Monday, December 14, 2009

Where Traditions Merge

My grandfather lived for Christmas. Loved it. On Christmas Eve, my mother's whole family-- her three siblings, all their kids-- would pour into my grandparents house for the yearly extravaganza. I've blogged about it before, but apparently when I did I cursed a lot so let me cut and paste...
In my family, we have a really fun tradition for Christmas eve. After dinner, Santa comes to visit our house. Now, as soon as we “hear the reindeer” we all rush to the bedroom to hide, since Santa only comes when we’re asleep. So the kids all pretend to be asleep, but they’re all peeking out the window. Then! All of the sudden, the least drunk uncle Santa comes around the house to admire our lights, and wave in the window (the year it was Hubs, my uncle made him sling the trash bag with the stinking turkey carcass over his shoulder, and Hubs had drank so much Jack by that time that we were really sure he was going to barf in front of the kids.) When we hear the the most drunk uncle shaking the heck out of some bells reindeer taking off, the kids all run out to the tree to see what Santa has left. This is usually an embarassingly ginormous pile (my grandfather used to go into 12 months of debt for this one day, and the stacks were to my chest as an eight year old.) There’s a frenzy of presents being opened, and batteries being scrounged for, and “thank you’s!!!” ringing through the air. It’s pretty awesome. The uncles mostly go back to drinking.
So, this was my history. Even after my parents divorced, this is how we spent every Christmas Eve. Eventually, of course, my grandfather passed on, and the torch was passed to my mother. It is still the same as I remember it-- a huge pile of gifts and food and chaos and love.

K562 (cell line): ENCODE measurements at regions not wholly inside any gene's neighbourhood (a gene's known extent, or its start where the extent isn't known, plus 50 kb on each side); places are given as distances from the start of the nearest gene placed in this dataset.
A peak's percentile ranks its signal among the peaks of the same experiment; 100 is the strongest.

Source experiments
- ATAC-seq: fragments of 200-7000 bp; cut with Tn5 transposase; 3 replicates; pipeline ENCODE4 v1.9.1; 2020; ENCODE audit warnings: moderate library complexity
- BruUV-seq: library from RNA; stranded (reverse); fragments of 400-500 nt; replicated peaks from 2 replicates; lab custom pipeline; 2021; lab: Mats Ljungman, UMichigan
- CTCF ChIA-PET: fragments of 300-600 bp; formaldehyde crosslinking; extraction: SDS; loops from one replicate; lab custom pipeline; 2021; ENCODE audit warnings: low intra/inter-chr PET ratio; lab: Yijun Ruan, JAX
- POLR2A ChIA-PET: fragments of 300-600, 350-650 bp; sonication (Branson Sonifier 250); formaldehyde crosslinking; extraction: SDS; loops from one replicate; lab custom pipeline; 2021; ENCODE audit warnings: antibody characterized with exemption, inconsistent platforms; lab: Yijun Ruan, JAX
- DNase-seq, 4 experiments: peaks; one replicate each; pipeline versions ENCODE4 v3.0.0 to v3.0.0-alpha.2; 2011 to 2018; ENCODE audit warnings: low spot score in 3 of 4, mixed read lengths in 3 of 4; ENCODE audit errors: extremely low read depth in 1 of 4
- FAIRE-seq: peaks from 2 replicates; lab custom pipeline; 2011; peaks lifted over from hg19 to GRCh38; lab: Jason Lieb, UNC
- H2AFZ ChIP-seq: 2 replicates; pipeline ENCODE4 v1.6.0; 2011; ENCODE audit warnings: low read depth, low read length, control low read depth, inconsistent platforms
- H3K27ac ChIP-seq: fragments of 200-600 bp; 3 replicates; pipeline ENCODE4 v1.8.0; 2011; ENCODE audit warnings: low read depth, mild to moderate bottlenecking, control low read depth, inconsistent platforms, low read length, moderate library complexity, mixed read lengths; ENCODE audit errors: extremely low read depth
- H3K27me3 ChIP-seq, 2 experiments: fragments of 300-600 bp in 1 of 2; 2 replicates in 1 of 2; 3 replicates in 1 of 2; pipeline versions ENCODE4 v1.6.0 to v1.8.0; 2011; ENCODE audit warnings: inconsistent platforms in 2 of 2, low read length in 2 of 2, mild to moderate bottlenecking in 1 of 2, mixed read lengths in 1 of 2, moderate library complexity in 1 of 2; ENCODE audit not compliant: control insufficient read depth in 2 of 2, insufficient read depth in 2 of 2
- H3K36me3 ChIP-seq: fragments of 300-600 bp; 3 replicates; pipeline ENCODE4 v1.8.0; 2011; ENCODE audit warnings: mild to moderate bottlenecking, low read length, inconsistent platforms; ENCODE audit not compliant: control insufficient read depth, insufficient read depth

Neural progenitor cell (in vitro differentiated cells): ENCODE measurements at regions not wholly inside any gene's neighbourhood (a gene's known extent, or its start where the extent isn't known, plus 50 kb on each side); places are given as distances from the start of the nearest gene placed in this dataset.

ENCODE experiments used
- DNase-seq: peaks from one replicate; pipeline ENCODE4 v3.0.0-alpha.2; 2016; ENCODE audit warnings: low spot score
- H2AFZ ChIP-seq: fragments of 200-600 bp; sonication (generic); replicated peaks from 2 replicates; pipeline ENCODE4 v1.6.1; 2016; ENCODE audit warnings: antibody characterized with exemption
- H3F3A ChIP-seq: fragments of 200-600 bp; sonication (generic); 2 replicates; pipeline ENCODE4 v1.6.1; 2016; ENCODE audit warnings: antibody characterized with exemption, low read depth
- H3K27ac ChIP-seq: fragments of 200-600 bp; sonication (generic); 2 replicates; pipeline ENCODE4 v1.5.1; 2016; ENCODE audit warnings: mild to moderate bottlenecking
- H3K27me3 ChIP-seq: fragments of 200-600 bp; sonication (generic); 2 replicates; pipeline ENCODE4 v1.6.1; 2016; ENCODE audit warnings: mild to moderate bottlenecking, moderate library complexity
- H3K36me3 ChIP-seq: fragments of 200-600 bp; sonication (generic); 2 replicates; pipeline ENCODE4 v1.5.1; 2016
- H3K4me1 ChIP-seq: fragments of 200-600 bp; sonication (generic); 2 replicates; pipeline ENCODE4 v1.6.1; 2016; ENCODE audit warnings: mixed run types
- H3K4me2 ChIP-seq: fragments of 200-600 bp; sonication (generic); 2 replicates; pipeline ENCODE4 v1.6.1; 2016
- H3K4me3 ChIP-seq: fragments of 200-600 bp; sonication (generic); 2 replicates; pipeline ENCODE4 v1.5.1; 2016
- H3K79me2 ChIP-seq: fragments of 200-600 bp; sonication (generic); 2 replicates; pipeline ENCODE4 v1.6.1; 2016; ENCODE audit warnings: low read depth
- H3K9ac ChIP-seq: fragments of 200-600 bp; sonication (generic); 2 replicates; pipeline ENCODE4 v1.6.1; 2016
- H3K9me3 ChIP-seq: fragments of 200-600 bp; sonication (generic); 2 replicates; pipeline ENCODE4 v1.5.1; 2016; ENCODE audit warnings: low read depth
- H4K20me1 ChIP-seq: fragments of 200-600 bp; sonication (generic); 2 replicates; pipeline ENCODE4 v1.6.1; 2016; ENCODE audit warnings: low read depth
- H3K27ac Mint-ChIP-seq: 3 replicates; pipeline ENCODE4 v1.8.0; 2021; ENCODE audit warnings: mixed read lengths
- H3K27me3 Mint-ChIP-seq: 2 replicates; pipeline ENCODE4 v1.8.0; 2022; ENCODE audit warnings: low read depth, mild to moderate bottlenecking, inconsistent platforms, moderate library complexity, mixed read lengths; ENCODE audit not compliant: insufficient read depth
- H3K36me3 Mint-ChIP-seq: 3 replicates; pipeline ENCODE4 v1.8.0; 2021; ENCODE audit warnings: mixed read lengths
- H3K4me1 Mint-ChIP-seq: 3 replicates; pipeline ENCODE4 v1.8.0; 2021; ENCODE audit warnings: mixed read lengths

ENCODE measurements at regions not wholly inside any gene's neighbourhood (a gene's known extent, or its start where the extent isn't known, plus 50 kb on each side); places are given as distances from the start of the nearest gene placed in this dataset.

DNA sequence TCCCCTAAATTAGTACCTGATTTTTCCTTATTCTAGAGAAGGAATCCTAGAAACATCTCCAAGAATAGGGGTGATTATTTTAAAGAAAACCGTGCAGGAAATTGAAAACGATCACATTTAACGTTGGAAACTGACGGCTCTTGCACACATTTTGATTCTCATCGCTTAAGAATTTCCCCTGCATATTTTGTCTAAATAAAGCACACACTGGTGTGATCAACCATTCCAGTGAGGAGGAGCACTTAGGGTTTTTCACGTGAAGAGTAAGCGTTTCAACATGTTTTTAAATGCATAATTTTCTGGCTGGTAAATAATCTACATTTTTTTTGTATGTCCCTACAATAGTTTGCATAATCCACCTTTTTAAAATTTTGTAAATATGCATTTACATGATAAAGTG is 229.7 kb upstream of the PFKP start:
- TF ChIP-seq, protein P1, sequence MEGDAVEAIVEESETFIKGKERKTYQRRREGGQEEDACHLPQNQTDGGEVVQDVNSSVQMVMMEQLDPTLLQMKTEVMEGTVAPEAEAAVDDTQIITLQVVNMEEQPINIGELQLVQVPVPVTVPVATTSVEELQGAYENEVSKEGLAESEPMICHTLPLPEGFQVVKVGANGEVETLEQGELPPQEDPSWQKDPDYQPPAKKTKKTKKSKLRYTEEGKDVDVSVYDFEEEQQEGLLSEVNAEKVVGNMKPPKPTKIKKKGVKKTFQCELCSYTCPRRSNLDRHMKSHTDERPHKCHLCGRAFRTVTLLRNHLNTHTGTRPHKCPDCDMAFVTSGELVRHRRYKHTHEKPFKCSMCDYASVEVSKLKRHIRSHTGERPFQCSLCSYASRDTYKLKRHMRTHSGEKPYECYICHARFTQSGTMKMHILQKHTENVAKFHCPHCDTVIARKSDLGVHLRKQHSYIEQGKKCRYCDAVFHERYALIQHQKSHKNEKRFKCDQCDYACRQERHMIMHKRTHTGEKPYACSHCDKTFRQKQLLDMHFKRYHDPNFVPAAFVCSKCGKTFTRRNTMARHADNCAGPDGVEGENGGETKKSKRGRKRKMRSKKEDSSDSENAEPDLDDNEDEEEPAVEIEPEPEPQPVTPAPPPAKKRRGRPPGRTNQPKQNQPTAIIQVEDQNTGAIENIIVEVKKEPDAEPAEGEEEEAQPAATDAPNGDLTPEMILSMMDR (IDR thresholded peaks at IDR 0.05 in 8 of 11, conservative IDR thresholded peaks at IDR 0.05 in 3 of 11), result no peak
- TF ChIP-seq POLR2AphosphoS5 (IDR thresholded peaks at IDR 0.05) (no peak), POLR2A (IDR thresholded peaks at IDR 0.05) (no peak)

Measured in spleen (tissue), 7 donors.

Hubs' Christmas is more... how should I say it... restrained. Their family gathers, a meal is eaten. There is no Santa show. Presents are opened, starting with the youngest and going in order of age, ONE AT A TIME. (My family would literally DIE if this was implemented at our Christmas.) Unfortunately, since Hubs' family has borne a lot of what he calls "God's downsizing" over the past few years, it is a small affair. My children are the only kids there, but they are adored and loved on. Quietly.

Pair family Christmas is a mesh of our childhood memories. There are still too many gifts under the tree, but Santa brings only one gift, the best one, and it is not wrapped. This was Hubs' tradition. We eat monkey bread (Hubs) and poppy seed bread (mine.) I do not force my children to eat breakfast before presents, as I was forced to as a child.

As we've come into our own as a family, we've been navigating what we will participate in at Christmas, and when. Until three years ago, we had never woken up in our own home on Christmas morning. We drove first to St. Louis on the 23rd, then to Hub's small town on Christmas day. It amounted to roughly 12 hours of driving in three days, with three Christmases thrown in. Each of us were desperate to take part in our own family traditions, and in the beginning we didn't spend much time trying to cultivate our own.

What we have now is a compromise, a work in progress. Every other year (the years my sister has custody of her kids on Christmas Eve) we are at my mom's big Christmas. We wake up at her house on Christmas morning, and Santa brings the kids their gifts there. Usually the next weekend, we go to Hub's.

On the opposite years, we go to Christmas Eve service at our own church, and wake up in our own home on Christmas morning. We drive to Hub's house (only 2 1/2 hours from us) around noon. My Mom's Christmas is rescheduled for a time when we can make it and my sister has her kids. (We did it one year without all the kids, and it just wasn't the same.)

I don't know if we'll do it this way forever. When Hubs and I start lamenting the idea of spending another Christmas morning in someone else's house, though, it is usually him who is staunchly opposed to missing my family's craziness. After all, the loudness, the cousins, the laughing, and the even the driving-- that's a part of their tradition, too.

How did you make it work melding your families for Christmas?


Heather said...

My husband's family didn't really have any traditions or at least none that he cared to we mostly do things as a mix of our own new traditions and the traditions I grew up with.

Jules said...

I'm in that moment, that one little moment, where I realize that we are setting the traditions for our boys...and it is hard to realize that there is little carry over from either side...